TV as a computer monitor

Discussion in 'Displays' started by Mike L-field, Feb 3, 2004.

  1. Mike L-field

    Mike L-field Agent

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    I am about to buy a new monitor for my PC. It occurs to me that it may be wise to get a 30" or 32" HDTV, and have it do double work as a PC monitor. Does that make sense? If yes, what kind of input must a TV have to also function as a PC monitor? Any recommendations for a particular brand or model TV? Any advice will be appreciated. Thanks
     
  2. Kenny_H

    Kenny_H Stunt Coordinator

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    Just a sugesstion, but, I remember Princeton Graphics (www.princetongraphics.com)having a line of monitors called Arcadia that fit that niche. Check their website for more info. I'm sure that there are others companies with a model or two that may have what you need. Also, check out Comp USA for companies. Hope this helps.
     
  3. Richard_H

    Richard_H Auditioning

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    Hi,
    I recently used my Philips 32" pixelplus widescreen as a PC monitor by connecting it via the S-Video connectors on the TV and my GeForce3 Ti 500 graphics card.

    It worked fine - the TV auto-adjusted it's ratios to display as much of the pc screen as possible - I just missed out on about 5 pixels top and bottom. It's great for watching videos off the hard drive or viewing photos.

    However, I had a major problem when the TV started to display large patches of colour distortion - on the right there was a large yellow patch and on the left a red patch! These patches gradually faded once I started watching a movie or switched back to TV.

    I'm not sure if the PC caused the problem or if it's the TV, either way, two Philips 32" WS later and I'm switching to RPTV, and I'm not plugging the PC in to the TV again!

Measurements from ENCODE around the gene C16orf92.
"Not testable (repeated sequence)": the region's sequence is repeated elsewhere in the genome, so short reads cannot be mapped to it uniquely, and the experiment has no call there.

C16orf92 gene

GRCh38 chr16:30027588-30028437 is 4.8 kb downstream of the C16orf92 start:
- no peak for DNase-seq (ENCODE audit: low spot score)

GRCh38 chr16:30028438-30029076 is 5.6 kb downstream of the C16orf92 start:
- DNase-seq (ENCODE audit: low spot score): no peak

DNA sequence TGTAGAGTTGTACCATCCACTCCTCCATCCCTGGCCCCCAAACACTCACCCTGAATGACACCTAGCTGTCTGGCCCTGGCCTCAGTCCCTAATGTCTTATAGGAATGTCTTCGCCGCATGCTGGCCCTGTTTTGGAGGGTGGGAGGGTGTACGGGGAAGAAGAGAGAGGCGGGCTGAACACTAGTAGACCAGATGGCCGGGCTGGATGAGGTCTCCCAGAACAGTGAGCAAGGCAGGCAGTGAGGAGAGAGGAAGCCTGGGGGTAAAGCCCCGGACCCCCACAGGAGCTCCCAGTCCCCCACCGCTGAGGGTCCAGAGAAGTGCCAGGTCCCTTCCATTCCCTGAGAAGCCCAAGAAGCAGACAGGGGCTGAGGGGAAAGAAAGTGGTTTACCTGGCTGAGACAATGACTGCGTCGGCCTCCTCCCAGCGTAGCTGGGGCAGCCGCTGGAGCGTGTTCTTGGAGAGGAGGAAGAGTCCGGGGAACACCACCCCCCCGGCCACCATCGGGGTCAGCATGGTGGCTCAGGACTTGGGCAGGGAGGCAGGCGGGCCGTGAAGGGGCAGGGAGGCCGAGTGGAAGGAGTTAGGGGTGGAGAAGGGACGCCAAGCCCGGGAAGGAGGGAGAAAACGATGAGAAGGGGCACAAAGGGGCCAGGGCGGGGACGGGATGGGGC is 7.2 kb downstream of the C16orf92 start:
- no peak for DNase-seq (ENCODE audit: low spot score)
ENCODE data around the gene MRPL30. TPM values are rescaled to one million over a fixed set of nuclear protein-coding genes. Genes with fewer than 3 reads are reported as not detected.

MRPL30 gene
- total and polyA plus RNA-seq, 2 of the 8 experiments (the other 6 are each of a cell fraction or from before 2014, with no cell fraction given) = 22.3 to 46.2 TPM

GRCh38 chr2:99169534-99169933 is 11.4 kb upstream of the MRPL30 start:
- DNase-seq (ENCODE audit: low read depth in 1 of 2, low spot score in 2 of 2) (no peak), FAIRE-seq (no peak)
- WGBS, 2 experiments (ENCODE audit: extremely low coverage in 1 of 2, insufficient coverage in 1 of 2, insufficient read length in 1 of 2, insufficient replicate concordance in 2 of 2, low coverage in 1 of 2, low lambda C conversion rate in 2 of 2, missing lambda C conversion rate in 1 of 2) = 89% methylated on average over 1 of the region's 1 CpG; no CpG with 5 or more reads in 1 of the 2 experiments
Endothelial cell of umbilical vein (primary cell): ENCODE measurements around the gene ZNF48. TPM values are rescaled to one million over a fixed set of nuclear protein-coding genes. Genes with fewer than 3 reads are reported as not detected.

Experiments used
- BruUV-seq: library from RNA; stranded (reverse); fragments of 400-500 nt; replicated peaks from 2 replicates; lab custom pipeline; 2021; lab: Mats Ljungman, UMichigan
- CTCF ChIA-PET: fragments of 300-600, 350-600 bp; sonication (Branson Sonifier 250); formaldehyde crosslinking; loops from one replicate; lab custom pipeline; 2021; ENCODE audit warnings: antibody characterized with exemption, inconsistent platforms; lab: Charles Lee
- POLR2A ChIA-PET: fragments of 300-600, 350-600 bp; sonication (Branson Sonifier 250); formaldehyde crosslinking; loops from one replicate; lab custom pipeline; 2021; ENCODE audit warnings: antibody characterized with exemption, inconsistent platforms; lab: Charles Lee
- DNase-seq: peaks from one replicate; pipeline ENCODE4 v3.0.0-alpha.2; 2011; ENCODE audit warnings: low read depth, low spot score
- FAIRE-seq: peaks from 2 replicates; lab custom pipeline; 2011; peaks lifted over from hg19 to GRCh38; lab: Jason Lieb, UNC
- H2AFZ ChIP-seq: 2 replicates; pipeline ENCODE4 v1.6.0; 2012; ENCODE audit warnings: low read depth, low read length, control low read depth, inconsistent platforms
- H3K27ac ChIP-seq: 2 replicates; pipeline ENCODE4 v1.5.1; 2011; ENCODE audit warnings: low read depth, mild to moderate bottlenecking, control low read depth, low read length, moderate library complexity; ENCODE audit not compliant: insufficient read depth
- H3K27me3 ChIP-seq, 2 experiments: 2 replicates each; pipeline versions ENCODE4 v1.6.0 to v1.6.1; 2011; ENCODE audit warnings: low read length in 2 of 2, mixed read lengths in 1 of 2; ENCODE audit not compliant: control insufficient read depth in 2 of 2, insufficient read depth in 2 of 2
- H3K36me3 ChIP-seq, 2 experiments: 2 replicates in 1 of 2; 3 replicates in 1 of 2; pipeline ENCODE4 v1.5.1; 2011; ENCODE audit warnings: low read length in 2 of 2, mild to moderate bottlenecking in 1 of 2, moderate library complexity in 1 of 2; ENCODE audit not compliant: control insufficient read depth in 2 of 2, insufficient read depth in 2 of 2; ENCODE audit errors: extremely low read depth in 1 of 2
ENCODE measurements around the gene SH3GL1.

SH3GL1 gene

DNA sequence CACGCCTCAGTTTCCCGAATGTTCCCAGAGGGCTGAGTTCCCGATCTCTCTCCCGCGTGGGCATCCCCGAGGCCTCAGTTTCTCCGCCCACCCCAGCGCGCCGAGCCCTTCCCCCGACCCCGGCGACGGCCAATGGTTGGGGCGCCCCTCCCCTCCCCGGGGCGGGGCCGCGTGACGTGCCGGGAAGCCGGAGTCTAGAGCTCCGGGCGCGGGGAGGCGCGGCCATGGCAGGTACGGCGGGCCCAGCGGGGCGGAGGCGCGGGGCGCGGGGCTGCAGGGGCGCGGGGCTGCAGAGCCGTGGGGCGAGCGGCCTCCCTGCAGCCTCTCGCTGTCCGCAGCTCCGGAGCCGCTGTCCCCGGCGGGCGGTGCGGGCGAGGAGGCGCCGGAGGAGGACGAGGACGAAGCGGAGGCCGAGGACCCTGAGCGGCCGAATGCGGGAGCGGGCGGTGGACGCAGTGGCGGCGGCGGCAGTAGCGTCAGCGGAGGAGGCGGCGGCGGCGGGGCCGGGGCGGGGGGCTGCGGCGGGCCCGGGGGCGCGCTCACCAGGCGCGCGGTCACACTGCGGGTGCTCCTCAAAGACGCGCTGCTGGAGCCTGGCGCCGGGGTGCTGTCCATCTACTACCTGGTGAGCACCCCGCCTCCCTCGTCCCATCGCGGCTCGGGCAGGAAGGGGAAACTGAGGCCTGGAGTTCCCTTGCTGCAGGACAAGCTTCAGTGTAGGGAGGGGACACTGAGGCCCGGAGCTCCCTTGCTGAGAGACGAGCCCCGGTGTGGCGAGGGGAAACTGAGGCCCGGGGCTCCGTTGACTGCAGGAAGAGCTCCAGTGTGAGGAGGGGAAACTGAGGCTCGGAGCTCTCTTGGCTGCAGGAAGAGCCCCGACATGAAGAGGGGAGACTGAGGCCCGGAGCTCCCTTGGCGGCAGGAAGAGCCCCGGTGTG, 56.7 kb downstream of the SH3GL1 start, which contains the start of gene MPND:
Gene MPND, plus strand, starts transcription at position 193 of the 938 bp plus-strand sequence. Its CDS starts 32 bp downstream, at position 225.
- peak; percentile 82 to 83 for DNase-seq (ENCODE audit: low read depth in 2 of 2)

4. ChrisWiggles

    ChrisWiggles Producer

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    Computer monitors can display insanely high graphics, that HDTVs often cannot adequately display. You also have to be careful not to send incorrect resolutions and refreshes to an HDTV, as most all consumer-grade displays are NOT multisync, and you can blow things up. Make sure you know exactly what resolutions you are sending to your TV and that they are ok.

    Lastly, don't use a regular TV, as they have horrible resolution compared with even the most measly computer monitors, and things will look horrible.

    If you do computer work, you should probably use a computer monitor, but certainly using a computer as an HTPC to an HDTV can do wonders. Gaming/general computer stuff, you may be a little bothered by the lack of resolution though. Depends.
     
  5. Richard_H

    Richard_H Auditioning

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    Chris, are you saying that although my PC video card outputs via S-Video, it is providing signals that the TV probably can't handle properly and will damage the TV? That sounds nasty to me, and it may be that I've just screwed up two perfectly good TVs! [​IMG]

    Oh well, at least Philips are accepting the TVs back - I always regretted getting only a 32" widescreen ...
     
  6. ChrisWiggles

    ChrisWiggles Producer

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    I was not talking about s-video output.

    You wouldn't want to run s-video, as that's still extremely limiting in the resolution capabilities versus VGA (RGB).
     
  7. Richard_H

    Richard_H Auditioning

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    Oh ok, that makes me feel a bit better - it was probably the TV's fault then :phew:

    As for the resolution - yeah it's not great via S-Video, most text is a bit hard to read, but it's acceptable for the occasional viewing of photos or home video without going to the extra effort of cuting them to CDR.

    Thanks for the input [​IMG]

    Mike, sorry for hijacking your thread.
    "Normal service will be restored as soon as possible" [​IMG]
     
  8. Stephen_Ri

    Stephen_Ri Stunt Coordinator

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    I wouldn't recommend it unless you're planning on setting your HD on a low resolution like 640x480. If you have a good graphics card like most radeons and some of the newer GeForces youy may be able to output HD resolutions like 1080i, but even there consumer grade sets will be too fuzzy to read the text. Plus if your set doesn't accept VGA you'll need a RGB>component adapter converter. Two companies that make industrial-type sets are princeton graphics as mentioned above and monivision. The latter is cheaper but does have quality issues and terribel tech support. In the end I think you'll find that you can get a regular sized PC monitor, capable of very high resolutions, for a fraction of the cost and trouble.
     

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